5. Make your display smarter
Your Android phone can automatically keep your display on when you're actively using it and off when you're not -- if you give it the right tools to get the job done.
An app called Screebl is all you need. Screebl uses your device's accelerometer to detect how you're holding the phone. If the device is in a position that indicates active use, it'll keep the display lit up; if not, it'll shut it off.
It's simple and effective: No more wasted power -- and no more annoying instances of your screen automatically going dark when you're trying to read something.
6. Fix your phone's autobrightness system
While we're on the subject of smartphone screen improvements, let's make your device's autobrightness system a little more effective, shall we?
An app called Lux does what your phone should do by default: It regulates your screen's brightness in a way that actually makes sense -- both for your eyes and for your battery life. The latter is especially important, as display use is almost always the single biggest consumer of battery with today's big and bright screens.
Lux is far more aggressive and effective than most stock setups, and it even lets you make adjustments to "teach" it your own personal preferences for different lighting environments if you want. Fire it up, and watch your phone's stamina improve.

7. Get a better keyboard
Most Android phones ship with decent virtual keyboards, but nine times out of 10, you can find one that's better. So why settle for OK when outstanding is an option? 
The Google Play Store is full of excellent third-party keyboard choices. I like SwiftKey (pictured), which combines personalized next-word prediction with superb swipe-to-type functionality and a host of opportunities for customization.Swype and TouchPal are a couple of other popular contenders.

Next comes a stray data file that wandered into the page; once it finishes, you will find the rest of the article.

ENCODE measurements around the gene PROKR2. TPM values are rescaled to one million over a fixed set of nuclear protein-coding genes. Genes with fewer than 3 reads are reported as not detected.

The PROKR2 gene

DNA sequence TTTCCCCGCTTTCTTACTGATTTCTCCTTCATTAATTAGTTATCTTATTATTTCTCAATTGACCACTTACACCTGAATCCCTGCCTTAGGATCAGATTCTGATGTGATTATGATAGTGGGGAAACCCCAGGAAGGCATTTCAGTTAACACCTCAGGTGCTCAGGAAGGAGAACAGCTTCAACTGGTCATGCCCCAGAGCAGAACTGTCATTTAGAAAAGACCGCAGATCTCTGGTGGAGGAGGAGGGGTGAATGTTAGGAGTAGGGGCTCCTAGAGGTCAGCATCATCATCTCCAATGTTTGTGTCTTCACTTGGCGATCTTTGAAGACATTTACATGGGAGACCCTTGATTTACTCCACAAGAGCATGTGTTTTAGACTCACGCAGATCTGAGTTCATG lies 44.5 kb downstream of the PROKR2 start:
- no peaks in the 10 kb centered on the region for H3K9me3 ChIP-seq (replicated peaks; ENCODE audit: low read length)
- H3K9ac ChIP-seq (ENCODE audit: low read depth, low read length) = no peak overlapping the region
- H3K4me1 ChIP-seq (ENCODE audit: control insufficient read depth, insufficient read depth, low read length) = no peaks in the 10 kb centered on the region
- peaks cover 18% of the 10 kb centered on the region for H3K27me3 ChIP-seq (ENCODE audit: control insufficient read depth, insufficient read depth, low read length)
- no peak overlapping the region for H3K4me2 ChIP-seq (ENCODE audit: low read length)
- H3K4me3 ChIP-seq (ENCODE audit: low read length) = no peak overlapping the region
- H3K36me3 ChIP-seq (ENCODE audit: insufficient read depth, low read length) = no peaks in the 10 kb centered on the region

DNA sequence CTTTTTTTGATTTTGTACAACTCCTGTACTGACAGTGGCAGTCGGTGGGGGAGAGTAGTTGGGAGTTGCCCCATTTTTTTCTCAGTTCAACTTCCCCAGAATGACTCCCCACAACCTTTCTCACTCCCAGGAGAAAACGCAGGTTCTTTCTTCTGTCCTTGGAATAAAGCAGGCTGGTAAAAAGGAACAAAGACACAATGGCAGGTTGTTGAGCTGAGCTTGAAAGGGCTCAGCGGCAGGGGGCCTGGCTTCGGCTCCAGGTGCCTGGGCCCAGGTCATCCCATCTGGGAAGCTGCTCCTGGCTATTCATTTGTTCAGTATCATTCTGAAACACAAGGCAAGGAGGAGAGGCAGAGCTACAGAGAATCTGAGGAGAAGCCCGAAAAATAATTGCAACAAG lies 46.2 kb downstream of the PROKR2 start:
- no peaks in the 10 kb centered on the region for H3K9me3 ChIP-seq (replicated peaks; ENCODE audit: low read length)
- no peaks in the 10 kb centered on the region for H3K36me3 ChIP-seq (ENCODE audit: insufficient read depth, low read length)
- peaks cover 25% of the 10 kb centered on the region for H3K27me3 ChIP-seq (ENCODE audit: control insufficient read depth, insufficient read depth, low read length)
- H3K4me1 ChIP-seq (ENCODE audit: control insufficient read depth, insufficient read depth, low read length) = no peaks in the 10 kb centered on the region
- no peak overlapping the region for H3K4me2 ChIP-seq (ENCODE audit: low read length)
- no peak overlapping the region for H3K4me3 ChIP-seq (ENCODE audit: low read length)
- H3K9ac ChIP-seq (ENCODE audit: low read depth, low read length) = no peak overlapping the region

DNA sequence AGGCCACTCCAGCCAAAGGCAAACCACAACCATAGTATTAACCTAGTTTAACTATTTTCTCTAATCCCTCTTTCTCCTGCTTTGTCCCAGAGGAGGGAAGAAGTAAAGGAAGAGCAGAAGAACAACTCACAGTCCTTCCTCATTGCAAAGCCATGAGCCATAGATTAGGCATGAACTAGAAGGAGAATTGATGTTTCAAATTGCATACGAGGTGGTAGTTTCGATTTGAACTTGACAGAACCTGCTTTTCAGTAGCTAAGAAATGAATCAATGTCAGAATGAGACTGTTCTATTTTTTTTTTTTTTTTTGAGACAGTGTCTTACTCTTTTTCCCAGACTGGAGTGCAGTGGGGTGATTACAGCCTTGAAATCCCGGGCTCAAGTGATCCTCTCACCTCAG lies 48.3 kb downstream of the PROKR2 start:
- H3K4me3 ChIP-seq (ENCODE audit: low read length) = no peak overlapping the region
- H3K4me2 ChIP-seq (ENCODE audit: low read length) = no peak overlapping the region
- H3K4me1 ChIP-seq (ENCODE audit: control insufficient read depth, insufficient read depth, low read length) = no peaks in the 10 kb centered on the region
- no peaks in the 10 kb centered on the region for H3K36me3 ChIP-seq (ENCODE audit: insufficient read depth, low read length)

8. Make your lock screen more useful
Android allows you to put widgets not only on your home screen but also on your lock screen -- the first thing you see when you press your phone's power button.
Lock-screen widgets can give you a quick glance at info like the weather, upcoming appointments, your phone's battery percentage, or the latest news without having to unlock your device. You can combine multiple lock-screen widgets so that you can access different types of info with a single swipe.
Tons of possibilities are out there; head to the Security section of your phone's settings to make sure lock-screen widgets are enabled, then look for the apps that provide you with the info you need.
9. Take control of notifications
Android's notification system can be incredibly handy -- until an overzealous app starts filling up your notification panel with information you don't need. 
Android has a built-in mechanism for taming such pesky programs. If you can't find an option within the app itself to disable its notifications, mosey over to the Apps section of your phone's system settings. Scroll through the list until you find the app in question, tap on its name, then uncheck the box labeled "Show notifications."
The app will never annoy you again.
10. Don't let an important email go unnoticed
Speaking of notifications, wouldn't Gmail alerts on your device be far more useful if they could alert you only whenimportant messages arrive?